He attended lectures of prohibitionists, and recorded the ways in which actions in far flung regions of the world were impacting the Charlotte community. During that span of time, such things as the sinking of the Lusitania, hostilities with Mexico (and a military incursion there), and World War I took place—and McAlpine made references to all of these events. When troops from the Charlotte area were sent off to apprehend Poncho Villa, McAlpine mentioned both their departure, as well as their return and mustering out. Later, on April 2, 1917 McAlpine wrote, “Congress met today at noon in extra session and will declare a state of war exists between the U.S. and Germany. The President made a notable speech to Congress and asked for 500,000 soldiers.” Later that month, he mentioned that the citizens of Charlotte had adopted the commission form of government and provided a brief elaboration about it.

Though the diary entries were regular and faithful at the beginning, by November 1917, they had become spotty and irregular. He made no entries for the months of December 1917 or January 1918, and only one for February. From March, he skipped to October 1919 before resuming. Also, there are no entries for 1920; and only one in 1921—for August 2—almost four months after his death. This entry, as well as a few others, were actually recorded by one of McAlpine’s daughters, Marvie.

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Arrangement note

In addition to this two-volume set of diaries, this collection also includes a scanned copy of a photograph of Eurastus and Jane McAlpine (undated).

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Administrative Information

Publication Information

J. Murrey Atkins Library Special Collections, UNC Charlotte 2006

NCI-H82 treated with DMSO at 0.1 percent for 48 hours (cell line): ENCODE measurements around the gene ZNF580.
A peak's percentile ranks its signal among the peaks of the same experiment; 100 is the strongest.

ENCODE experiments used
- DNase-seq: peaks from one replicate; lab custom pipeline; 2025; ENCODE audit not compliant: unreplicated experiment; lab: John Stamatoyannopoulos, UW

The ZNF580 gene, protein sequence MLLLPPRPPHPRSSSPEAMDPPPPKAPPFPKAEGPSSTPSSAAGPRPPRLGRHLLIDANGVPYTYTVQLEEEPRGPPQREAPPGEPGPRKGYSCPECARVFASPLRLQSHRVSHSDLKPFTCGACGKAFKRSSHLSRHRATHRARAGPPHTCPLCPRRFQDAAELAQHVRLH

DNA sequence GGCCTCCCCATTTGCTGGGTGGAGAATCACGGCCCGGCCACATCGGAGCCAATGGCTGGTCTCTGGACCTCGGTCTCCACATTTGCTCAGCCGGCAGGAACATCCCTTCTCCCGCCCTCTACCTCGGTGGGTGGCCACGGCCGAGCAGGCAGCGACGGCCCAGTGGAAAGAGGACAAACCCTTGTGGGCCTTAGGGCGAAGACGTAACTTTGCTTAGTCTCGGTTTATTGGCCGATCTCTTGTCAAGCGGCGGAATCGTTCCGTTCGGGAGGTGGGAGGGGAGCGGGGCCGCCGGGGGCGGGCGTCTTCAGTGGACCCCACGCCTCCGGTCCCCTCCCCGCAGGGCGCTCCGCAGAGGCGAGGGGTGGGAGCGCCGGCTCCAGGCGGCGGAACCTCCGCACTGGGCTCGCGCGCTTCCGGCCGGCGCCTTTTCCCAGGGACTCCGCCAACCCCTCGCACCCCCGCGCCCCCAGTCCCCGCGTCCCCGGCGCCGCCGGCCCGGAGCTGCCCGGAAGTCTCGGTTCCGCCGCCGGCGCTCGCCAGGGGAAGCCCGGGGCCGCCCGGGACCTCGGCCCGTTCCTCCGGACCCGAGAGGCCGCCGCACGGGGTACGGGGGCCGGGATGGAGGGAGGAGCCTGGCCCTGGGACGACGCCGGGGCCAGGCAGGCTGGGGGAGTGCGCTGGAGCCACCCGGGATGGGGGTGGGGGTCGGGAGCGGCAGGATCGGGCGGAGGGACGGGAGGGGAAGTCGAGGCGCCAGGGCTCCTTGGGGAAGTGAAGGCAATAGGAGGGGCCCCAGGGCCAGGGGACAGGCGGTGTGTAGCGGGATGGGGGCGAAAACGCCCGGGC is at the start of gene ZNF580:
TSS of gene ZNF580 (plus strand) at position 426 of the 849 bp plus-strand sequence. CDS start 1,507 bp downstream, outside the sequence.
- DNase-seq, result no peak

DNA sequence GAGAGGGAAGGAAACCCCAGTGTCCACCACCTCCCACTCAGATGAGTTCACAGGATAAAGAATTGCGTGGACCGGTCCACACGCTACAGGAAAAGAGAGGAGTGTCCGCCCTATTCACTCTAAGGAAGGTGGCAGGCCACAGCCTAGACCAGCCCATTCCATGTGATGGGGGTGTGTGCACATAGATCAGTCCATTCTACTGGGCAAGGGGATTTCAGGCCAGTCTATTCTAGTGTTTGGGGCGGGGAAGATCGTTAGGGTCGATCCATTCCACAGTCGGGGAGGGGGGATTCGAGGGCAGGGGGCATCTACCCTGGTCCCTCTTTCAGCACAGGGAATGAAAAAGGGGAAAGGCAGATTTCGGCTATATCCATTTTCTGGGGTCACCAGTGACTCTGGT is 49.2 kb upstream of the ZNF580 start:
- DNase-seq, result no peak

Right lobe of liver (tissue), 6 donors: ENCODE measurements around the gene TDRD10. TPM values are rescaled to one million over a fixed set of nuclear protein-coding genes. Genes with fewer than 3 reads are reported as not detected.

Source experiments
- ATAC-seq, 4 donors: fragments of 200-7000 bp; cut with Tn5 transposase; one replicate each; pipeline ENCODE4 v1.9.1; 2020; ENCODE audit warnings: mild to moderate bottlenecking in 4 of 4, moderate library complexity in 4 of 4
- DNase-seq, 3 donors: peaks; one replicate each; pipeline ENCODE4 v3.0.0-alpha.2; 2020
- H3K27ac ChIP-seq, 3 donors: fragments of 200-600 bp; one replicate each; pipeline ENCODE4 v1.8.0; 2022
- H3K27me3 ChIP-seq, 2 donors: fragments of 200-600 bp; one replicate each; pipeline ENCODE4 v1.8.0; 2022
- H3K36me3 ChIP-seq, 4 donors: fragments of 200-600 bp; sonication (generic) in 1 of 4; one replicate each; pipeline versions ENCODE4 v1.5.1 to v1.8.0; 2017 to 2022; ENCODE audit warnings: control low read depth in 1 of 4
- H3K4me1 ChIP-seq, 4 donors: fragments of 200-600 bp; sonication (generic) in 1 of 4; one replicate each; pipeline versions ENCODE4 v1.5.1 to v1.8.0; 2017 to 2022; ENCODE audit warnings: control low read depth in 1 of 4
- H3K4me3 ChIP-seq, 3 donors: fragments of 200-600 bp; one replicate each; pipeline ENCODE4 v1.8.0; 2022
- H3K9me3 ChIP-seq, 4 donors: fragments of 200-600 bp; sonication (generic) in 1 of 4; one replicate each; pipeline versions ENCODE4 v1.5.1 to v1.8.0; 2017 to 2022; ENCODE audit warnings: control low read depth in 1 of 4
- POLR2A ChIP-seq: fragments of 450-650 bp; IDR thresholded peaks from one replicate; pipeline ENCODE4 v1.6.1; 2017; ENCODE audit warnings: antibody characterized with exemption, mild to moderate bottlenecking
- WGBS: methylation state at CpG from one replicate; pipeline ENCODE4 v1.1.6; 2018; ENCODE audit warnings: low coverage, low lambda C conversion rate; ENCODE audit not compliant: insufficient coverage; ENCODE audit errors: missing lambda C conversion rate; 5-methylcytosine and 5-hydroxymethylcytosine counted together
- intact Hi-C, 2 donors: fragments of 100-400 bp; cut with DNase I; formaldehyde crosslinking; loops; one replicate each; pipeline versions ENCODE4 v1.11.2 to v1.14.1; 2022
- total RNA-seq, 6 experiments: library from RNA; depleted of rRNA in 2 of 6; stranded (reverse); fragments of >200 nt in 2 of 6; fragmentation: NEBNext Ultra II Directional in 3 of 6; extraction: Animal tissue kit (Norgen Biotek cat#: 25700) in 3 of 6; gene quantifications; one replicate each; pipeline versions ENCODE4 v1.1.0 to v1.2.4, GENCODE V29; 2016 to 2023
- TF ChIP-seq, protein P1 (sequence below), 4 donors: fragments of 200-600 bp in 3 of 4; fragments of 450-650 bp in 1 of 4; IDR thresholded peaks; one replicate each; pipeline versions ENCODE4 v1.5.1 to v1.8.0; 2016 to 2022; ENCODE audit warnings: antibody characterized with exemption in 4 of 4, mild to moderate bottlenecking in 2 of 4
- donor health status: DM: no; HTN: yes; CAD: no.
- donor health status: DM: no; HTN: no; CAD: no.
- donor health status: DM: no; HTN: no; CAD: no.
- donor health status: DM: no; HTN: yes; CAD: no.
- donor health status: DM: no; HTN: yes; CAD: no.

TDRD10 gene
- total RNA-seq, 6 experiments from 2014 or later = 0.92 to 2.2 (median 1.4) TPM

9201 University City Blvd.
Charlotte, NC, 28223

Conditions Governing Access note

Collection is open for research.

Conditions Governing Use note

Some material may be copyrighted or restricted. It is the patron's obligation to determine and satisfy copyright or other case restrictions when publishing or otherwise distributing materials found in the collections.

Immediate Source of Acquisition note

Mrs. Connie Lowder, April 2004.

Processing Information note

Processed by Robert A. McInnes, 2006.

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Controlled Access Headings

Corporate Name(s)

  • Louise Cotton Mills.

Geographic Name(s)

  • Charlotte (N.C.)--Social life and customs--20th century

Personal Name(s)

  • McAlpine, Erastus C., 1849-1921


  • Textile industry--North Carolina--Charlotte
  • World War, 1914-1918--United States

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Collection Inventory

Box Folder

Diary 1915 March - 1917 March  

1 1

Diary 1917 March-1922 

1 2

Newspaper Clippings (circa 1915-1916) 

Scope and Contents note


1 3

Newspaper Clippings (circa 1915-1916) 

Scope and Contents note


1 4
Box Folder item

Erastus and Jane McAlpine 

Scope and Contents note

(black and white copy taken from digital photograph)

P30 4 P346/1